Adds Barenholtz: “There are operators who just won’t talk to each other, but we are seeing most people try to work together for the good of our industry. I think TNC issues have brought operators together in a common cause, and that is carrying over to working together more. That’s good for our industry.”
The company’s client book breaks down to about 85% corporate and 15% retail/leisure.
“We have forward-facing shuttle buses and our limo buses have conservative interiors that corporate clients love,” Cronin says. “They also work for nights out and weddings on weekends with perimeter seating and are equipped with nice amenities that work for corporate clients during the week and retail ones on the weekends.”
The company not only serves the Boston metro region but covers a wide swath of New England stretching from southern New Hampshire through Rhode Island, Connecticut and New York City area airports.
One lesson Barenholtz learned from adding buses to his sedan fleet was the higher cost of operations. “A lot of people don’t understand the bus business is expensive. It’s a different animal than sedans. There are higher costs for repairs, general maintenance, and licensing costs.”
Adds Cronin: “You need to keep your buses properly maintained to reduce downtime. Finding a good mechanic rather than sending buses out for service is cost effective because you are not spending time transporting the bus for repairs and then picking it up again, which is time consuming and keeps it out of operation longer — plus you are paying premium costs for repairs.”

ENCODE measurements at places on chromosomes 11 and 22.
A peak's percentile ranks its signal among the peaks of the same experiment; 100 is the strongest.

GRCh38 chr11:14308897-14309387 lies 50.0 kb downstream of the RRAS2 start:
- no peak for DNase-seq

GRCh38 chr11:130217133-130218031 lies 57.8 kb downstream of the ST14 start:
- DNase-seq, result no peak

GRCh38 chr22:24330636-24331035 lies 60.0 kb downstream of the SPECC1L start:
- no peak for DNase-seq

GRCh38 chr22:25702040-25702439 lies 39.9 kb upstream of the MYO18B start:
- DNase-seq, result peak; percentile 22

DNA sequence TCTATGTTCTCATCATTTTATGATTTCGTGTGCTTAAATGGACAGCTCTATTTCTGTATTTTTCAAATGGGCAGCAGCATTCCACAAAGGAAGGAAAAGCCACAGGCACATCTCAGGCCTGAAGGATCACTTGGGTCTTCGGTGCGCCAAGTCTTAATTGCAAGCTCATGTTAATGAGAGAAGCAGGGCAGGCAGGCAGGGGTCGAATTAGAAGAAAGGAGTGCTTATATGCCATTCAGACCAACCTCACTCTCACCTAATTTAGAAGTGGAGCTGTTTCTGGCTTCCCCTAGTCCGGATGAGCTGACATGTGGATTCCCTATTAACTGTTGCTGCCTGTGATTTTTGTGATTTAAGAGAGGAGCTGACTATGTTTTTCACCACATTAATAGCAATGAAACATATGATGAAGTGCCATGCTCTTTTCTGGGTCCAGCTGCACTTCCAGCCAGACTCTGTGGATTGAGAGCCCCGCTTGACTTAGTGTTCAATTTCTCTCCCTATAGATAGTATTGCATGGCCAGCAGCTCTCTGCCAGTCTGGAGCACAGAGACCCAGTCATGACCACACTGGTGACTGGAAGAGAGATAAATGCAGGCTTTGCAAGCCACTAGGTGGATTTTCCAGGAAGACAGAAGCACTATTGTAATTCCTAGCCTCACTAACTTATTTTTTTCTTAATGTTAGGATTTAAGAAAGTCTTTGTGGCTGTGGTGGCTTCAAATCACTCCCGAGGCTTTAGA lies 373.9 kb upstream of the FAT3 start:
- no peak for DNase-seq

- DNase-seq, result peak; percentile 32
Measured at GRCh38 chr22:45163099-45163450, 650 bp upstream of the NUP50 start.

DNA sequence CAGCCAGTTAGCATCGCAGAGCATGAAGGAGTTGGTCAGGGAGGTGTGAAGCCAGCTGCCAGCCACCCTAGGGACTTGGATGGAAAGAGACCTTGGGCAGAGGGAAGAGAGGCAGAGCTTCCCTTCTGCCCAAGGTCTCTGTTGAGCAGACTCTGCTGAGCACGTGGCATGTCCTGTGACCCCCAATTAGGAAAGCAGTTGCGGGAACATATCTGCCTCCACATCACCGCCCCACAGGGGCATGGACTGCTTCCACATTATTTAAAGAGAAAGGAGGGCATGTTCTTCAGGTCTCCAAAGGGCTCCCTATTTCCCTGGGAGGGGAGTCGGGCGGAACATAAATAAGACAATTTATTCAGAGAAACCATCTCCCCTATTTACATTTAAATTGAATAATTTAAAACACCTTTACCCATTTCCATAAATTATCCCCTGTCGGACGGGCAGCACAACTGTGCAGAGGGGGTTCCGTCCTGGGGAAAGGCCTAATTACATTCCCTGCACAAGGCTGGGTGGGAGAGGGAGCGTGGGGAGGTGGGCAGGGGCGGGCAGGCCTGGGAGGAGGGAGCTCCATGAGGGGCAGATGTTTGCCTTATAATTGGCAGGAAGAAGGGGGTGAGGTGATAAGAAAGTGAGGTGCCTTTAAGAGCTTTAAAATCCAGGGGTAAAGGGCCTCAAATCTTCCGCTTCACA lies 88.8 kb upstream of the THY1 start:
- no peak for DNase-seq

He also advises that “everything on four wheels breaks down,” so keeping parts in stock is a good investment in quick repairs. “For example, buy a second set of tires and wheels so you have the parts on hand, and make a change in 15 minutes rather than sending it out for half a day.”
Both agree the upside to the bus businesses is you can generate new steady shuttle business where you know your fixed costs and your profit margins, as well as provide sedan clients a wide range of services for events, meetings, outings, conventions, tours and any special needs.
“A long time ago, I saw the bus business as a good opportunity to get dual usage out of the vehicles for corporate and retail — keeping the fleet on the road weekdays and weekends,” Cronin says.
Stretch limousines: 5
Limo buses: 7
Other: 1 (Old Style Trolley)
Source: 50 Largest Fleets List, July 2016
“What I like is when you have shuttle contracts, you know exactly what you are doing every day and every week,” Barenholtz says. “We know what our drivers get paid, what it costs to operate the bus for each run, overall operating expenses, cash flow, and return on investment.”
Another common trait Barenholtz and Cronin share is their commitment to professional service. “It’s amazing some bus companies I discovered think it’s just a 9 to 5 business,” Barenholtz says. “Their drivers are not wearing suits, don’t open doors for passengers, and just sit in the bus.”
When Barenholtz makes presentations to clients, prospects and affiliates, he’s armed with a wide range of vehicles and professional chauffeurs for all types of runs and events. “Kevin and I have a commitment to grow the company and moving into new offices is a step up to making that happen, and so far so good.”